Lifting the veil on conflict, culture and politics
from Russell Boyce:
This week has seen a dramatic increase in violence and tension throughout much of the Asia region, and the pictures on the wire reflect this mood. It seems that actions by not only nations, armed groups but individuals have all had a dramatic impact on the mood of the region. The weight of the news feels almost claustrophobic as I try to keep on top of what is happening.
U.S. Army soldiers from Delta Company, a part of Task Force 1-66 carry a wounded 7-year-old Afghan boy, a victim of a road side explosion, at their base near the village of Gul Kalacheh, Arghandab River valley, Kandahar province, September 18, 2010. REUTERS/Oleg Popov
On the surface of it the parliament elections can only be good news for the people of Afghanistan, but 16 hours spent live blogging pictures with our team of 18 journalists, watching the minute by minute developments made me wonder about the timing of this election as different groups tried to impose their influence on the outcome through violence and fraud. Attacks by the Taliban killed 14 who were directly involved in the polling process. A radio commentator I was listening to assured his listeners that this death toll was part of normal daily life in Afghanistan and should not be seen to reflect election violence, I was not cheered by this. Oleg's picture above seems to bear this out; does it really matter what the motivation was behind the blast as the boy writhes in agony, his blood stained hands trembling and clawing at his bandaged head. If the election had not gone ahead would he still have been injured? Even Masood's picture below of the election worker and the donkey struggling through the mountains seem to reflect the uphill battle the whole country has to face. Ink being washed off fingers so voters could vote and vote again; fraudulent voting cards printed and who knows what amount of ballot box stuffing will take place before the final count is revealed late October; all of which seem to undermine the democratic process. Who wants to be ruled by leaders who have gained power through corruption - notably the only political point the Taliban make.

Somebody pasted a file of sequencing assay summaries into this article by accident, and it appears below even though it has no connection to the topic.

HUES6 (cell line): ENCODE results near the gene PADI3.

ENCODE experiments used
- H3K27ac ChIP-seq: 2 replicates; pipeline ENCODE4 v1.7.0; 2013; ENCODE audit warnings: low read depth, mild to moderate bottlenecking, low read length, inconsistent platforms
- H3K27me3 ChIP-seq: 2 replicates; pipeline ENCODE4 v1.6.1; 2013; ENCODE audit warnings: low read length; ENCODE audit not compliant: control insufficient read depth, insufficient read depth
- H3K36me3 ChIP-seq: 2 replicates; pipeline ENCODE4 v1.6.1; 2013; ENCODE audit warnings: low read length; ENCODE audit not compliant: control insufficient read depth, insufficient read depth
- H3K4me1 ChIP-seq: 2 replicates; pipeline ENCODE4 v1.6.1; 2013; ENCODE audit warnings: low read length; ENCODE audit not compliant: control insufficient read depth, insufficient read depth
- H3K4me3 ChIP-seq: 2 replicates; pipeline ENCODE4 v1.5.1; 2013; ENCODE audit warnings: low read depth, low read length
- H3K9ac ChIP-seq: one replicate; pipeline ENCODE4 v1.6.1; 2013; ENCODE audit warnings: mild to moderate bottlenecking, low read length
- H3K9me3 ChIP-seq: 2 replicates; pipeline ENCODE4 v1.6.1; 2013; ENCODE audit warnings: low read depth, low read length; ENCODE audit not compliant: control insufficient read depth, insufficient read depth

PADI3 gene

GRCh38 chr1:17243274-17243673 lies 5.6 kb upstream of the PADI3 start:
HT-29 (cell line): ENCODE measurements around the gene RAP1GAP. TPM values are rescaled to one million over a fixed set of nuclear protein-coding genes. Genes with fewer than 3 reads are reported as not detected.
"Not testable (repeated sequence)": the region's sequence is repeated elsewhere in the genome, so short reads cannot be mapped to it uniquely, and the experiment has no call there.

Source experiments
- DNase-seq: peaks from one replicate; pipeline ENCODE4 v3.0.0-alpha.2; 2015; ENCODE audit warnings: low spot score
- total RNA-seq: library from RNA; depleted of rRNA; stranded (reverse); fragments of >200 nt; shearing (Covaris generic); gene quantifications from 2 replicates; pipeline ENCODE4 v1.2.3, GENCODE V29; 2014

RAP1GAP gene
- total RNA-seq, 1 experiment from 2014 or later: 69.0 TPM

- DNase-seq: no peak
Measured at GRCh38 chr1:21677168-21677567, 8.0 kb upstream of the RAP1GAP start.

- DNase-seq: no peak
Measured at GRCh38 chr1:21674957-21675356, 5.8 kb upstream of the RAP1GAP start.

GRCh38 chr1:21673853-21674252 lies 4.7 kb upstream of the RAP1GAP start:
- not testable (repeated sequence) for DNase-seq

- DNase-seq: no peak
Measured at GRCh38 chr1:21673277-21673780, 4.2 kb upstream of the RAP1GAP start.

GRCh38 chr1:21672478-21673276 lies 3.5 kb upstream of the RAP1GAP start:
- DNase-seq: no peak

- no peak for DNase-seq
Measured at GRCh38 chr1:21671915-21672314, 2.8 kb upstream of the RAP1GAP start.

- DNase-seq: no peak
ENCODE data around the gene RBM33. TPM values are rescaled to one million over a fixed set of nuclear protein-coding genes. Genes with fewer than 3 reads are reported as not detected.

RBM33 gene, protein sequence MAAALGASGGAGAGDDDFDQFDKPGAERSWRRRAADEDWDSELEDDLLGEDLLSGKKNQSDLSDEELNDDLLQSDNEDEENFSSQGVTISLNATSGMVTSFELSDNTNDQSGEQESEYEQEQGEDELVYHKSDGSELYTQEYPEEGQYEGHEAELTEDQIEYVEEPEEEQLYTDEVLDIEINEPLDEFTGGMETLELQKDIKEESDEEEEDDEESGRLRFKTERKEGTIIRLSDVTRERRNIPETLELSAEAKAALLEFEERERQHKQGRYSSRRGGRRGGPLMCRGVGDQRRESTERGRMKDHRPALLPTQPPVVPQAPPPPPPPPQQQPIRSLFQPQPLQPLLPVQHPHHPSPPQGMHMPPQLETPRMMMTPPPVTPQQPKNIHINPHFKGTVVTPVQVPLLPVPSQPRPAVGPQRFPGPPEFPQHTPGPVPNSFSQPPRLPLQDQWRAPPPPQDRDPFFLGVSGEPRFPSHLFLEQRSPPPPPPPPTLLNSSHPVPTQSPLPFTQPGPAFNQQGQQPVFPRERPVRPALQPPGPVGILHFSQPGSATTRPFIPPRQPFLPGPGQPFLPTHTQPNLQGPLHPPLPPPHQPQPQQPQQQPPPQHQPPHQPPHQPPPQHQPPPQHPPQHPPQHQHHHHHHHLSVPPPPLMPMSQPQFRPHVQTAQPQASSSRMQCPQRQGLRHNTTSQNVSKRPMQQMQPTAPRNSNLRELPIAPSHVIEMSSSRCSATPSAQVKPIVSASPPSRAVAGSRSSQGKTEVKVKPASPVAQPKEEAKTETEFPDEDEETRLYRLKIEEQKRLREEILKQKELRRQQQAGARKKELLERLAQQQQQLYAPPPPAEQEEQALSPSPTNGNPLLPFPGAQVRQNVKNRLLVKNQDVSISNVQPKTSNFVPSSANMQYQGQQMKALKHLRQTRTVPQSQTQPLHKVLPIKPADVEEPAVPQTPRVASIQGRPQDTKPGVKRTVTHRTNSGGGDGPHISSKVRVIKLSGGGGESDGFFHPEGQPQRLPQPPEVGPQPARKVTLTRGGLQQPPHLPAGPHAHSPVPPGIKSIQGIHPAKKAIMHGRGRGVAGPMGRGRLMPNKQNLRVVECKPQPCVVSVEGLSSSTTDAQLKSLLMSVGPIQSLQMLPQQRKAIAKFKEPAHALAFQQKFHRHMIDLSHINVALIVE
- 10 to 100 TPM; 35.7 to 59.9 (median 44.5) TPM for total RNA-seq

An Afghan man and a donkey transport ballot boxes to villages unreachable by vehicles in Panjshir province, north of Kabul September 17, 2010. Afghanistan will hold parliamentary elections on September 18. REUTERS/Ahmad Masood